Strauss: The Complete Songs, Vol. 1 – Christine Brewer
CDA67488
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Ockeghem: Missa Au travail suis & Missa De plus en plus
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Sullivan: The Golden Legend
CDA672802CDs for the price of 1 — Archive Service
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There can be few musical masterpieces, even minor ones, that owe their origin to a publishing dispute, but Strauss’s Drei Lieder der Ophelia can rightfully claim that distinction. The story is connected with, and partly explains, the lengthy hiatus in his song-writing between 1906 and 1918. These were busy years in the theatre for Strauss: he produced Elektra, Der Rosenkavalier, Ariadne auf Naxos and Die Frau ohne Schatten. But they were also years during which Strauss became an active campaigner for composers’ rights, especially of course his own.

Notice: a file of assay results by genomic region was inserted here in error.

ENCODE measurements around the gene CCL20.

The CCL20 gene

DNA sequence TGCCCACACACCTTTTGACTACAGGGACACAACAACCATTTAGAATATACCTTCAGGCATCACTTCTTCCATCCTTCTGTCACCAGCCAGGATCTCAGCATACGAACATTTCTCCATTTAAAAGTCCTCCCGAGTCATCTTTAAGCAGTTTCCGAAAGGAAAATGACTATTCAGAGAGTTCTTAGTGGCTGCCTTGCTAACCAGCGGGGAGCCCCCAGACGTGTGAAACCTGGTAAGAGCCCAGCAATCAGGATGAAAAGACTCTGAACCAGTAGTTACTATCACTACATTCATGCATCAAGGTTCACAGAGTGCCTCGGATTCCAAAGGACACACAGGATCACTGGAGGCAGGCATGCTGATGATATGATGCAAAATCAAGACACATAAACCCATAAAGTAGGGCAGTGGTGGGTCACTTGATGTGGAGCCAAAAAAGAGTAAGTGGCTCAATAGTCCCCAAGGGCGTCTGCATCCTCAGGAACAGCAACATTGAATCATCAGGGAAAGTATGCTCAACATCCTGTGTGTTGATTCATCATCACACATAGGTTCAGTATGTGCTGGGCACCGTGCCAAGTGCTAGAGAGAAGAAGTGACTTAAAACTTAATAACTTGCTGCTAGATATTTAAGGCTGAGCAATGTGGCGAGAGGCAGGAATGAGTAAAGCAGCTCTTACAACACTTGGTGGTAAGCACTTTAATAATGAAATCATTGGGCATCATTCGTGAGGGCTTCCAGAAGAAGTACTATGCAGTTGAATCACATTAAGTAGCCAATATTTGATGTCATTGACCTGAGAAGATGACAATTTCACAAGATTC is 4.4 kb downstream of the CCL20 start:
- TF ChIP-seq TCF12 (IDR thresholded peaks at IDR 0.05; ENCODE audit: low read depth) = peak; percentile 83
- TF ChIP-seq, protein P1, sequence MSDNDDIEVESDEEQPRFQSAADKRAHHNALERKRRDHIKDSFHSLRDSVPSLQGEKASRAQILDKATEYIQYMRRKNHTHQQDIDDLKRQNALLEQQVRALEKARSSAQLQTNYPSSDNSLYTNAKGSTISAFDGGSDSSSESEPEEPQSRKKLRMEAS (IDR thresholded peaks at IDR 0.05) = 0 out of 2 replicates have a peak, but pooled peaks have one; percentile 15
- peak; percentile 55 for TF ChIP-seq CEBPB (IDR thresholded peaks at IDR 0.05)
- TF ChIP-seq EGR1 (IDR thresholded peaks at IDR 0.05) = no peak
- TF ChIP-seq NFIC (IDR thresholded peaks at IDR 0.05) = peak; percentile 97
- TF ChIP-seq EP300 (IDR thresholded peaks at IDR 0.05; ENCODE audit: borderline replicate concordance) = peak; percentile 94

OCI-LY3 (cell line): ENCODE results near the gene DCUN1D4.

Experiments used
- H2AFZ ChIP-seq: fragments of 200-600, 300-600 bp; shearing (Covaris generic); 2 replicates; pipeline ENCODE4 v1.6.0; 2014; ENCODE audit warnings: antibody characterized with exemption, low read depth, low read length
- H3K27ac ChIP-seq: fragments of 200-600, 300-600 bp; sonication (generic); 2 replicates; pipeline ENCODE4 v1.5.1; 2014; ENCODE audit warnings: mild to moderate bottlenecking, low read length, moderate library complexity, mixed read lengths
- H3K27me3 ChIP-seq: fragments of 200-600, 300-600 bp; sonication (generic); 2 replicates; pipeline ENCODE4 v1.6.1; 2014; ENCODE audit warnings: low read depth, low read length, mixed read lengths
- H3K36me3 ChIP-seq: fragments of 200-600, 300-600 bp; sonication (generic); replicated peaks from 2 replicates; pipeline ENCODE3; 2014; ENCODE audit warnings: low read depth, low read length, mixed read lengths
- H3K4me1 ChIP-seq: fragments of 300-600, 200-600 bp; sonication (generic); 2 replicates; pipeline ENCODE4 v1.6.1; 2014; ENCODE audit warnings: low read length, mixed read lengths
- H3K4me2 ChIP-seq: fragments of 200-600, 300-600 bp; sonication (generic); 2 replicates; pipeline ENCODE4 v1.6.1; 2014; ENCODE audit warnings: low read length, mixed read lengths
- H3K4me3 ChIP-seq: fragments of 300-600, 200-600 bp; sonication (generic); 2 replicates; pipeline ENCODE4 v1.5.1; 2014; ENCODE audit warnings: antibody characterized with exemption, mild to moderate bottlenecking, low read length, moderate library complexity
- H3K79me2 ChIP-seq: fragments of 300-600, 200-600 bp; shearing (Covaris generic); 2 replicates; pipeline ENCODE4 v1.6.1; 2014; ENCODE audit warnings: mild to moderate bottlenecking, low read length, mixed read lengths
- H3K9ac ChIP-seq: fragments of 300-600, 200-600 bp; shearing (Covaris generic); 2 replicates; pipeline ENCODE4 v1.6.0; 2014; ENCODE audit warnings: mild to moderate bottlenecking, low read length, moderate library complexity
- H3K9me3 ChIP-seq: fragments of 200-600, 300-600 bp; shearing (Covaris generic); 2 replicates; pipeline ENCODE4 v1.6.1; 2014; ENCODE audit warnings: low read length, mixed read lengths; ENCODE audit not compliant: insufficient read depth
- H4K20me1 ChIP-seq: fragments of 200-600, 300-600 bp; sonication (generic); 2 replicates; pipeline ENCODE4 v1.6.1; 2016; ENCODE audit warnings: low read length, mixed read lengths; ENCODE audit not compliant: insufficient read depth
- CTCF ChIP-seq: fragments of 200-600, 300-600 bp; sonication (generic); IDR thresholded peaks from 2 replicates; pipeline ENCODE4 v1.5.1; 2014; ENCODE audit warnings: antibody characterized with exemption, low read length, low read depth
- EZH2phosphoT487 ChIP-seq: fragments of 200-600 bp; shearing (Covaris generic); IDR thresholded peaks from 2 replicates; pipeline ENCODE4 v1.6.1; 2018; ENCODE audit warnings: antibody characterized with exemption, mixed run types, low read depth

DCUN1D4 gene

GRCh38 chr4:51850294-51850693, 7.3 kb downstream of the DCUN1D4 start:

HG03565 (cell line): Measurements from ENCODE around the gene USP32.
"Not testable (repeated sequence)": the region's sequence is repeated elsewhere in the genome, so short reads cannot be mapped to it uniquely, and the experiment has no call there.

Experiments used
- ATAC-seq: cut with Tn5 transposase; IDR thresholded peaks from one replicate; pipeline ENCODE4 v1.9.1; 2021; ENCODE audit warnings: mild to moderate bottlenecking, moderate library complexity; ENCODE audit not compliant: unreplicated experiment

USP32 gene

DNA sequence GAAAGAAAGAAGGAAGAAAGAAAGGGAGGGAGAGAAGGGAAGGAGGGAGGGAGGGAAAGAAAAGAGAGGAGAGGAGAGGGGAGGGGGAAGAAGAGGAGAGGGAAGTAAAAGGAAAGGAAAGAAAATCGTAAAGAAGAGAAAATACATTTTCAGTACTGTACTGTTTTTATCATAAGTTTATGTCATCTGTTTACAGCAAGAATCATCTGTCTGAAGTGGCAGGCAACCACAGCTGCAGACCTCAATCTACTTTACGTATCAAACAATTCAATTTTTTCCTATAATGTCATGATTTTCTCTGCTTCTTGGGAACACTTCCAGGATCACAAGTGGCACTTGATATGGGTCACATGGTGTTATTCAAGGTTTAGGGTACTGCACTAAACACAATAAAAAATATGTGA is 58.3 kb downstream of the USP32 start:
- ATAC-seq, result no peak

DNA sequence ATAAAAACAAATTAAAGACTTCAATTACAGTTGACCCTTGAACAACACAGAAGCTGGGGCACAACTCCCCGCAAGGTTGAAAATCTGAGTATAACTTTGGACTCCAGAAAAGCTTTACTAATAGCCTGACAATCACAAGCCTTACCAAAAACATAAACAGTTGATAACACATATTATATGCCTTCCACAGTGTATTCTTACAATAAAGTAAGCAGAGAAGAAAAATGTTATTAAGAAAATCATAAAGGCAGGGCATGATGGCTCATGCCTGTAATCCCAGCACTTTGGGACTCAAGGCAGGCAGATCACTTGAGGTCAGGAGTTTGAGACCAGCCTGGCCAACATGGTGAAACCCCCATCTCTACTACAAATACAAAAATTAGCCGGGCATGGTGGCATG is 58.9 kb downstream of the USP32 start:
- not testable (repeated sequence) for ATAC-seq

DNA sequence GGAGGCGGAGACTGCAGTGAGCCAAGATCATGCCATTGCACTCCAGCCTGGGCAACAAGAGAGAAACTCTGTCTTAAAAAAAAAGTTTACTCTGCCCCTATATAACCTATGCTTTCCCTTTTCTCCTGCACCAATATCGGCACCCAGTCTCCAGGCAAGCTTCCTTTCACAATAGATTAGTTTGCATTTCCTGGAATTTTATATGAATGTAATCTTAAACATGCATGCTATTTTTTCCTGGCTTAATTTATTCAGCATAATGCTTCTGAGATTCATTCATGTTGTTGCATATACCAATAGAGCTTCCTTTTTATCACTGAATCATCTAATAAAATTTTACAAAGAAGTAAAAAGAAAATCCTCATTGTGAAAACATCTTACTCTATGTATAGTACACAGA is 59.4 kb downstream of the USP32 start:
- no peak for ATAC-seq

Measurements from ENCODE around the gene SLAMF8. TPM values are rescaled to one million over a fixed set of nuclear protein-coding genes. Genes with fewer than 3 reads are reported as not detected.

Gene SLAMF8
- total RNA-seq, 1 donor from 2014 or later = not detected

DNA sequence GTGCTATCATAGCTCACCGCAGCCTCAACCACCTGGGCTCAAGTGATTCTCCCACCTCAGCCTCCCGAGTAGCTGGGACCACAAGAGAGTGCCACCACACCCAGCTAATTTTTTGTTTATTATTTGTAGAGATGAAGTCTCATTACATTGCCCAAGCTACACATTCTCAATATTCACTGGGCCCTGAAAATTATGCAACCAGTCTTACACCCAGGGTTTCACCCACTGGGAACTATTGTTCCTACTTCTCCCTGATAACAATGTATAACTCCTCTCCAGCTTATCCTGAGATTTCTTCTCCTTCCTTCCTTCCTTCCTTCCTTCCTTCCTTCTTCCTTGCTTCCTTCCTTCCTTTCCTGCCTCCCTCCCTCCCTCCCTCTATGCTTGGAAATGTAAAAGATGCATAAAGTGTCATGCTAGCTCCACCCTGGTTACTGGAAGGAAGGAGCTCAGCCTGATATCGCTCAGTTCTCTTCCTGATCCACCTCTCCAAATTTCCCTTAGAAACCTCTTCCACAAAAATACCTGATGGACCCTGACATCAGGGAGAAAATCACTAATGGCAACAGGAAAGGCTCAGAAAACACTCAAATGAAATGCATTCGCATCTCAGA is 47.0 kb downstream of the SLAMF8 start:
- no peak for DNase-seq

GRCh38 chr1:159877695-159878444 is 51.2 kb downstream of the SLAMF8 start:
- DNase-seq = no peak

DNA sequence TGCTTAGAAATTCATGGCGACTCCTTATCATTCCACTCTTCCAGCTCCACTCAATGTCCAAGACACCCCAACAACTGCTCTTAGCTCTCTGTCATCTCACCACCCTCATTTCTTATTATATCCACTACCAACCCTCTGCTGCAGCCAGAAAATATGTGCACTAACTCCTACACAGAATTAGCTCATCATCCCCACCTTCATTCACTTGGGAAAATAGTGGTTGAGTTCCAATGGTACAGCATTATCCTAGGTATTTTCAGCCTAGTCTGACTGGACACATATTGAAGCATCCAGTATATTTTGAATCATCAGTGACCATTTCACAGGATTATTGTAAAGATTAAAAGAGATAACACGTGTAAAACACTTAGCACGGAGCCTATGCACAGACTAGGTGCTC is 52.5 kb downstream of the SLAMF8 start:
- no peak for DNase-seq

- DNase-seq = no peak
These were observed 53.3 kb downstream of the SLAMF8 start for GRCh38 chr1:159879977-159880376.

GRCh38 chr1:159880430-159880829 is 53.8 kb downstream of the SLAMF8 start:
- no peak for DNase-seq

During the nineteenth century, composers were expected on publication to surrender almost all rights to their music, a situation that became increasingly irksome to Strauss as his fame increased. In 1898 he founded, with two partners, the Society of German composers, to protect and further composers’ rights, and it became the precursor of similar societies all over the world. In time the publishers attempted to hit back by establishing a rival organization, and it so happens that one of their leading members was Bote & Bock, the publishers of the Sinfonia Domestica, to whom Strauss had also assigned the Opus 56 songs, published in 1906. Unfortunately, in the contract for Opus 56, he had unwisely allowed a clause to be included giving Bote & Bock the rights to his next group of songs whenever they might be composed.